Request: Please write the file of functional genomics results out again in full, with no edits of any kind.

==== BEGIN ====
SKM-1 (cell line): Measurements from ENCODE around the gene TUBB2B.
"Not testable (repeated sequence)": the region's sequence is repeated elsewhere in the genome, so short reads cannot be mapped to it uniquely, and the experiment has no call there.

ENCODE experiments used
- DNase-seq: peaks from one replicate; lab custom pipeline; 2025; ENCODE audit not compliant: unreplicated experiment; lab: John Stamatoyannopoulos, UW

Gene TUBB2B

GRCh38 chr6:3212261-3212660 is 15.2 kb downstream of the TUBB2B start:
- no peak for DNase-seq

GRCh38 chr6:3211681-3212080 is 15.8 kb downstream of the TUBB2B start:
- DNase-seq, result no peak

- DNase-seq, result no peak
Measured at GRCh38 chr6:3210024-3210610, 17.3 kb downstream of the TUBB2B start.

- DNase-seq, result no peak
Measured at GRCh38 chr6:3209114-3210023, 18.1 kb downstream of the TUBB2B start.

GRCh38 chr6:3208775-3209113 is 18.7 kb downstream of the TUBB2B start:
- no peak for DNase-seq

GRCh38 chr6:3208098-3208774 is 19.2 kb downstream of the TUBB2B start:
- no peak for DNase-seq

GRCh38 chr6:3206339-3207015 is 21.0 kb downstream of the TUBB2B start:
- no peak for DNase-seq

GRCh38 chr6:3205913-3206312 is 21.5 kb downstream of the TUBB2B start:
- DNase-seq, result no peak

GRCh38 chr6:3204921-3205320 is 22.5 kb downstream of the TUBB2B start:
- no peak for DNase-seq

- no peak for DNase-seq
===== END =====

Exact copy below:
SKM-1 (cell line): Measurements from ENCODE around the gene TUBB2B.
"Not testable (repeated sequence)": the region's sequence is repeated elsewhere in the genome, so short reads cannot be mapped to it uniquely, and the experiment has no call there.

ENCODE experiments used
- DNase-seq: peaks from one replicate; lab custom pipeline; 2025; ENCODE audit not compliant: unreplicated experiment; lab: John Stamatoyannopoulos, UW

Gene TUBB2B

GRCh38 chr6:3212261-3212660 is 15.2 kb downstream of the TUBB2B start:
- no peak for DNase-seq

GRCh38 chr6:3211681-3212080 is 15.8 kb downstream of the TUBB2B start:
- DNase-seq, result no peak

- DNase-seq, result no peak
Measured at GRCh38 chr6:3210024-3210610, 17.3 kb downstream of the TUBB2B start.

- DNase-seq, result no peak
Measured at GRCh38 chr6:3209114-3210023, 18.1 kb downstream of the TUBB2B start.

GRCh38 chr6:3208775-3209113 is 18.7 kb downstream of the TUBB2B start:
- no peak for DNase-seq

GRCh38 chr6:3208098-3208774 is 19.2 kb downstream of the TUBB2B start:
- no peak for DNase-seq

GRCh38 chr6:3206339-3207015 is 21.0 kb downstream of the TUBB2B start:
- no peak for DNase-seq

GRCh38 chr6:3205913-3206312 is 21.5 kb downstream of the TUBB2B start:
- DNase-seq, result no peak

GRCh38 chr6:3204921-3205320 is 22.5 kb downstream of the TUBB2B start:
- no peak for DNase-seq

- no peak for DNase-seq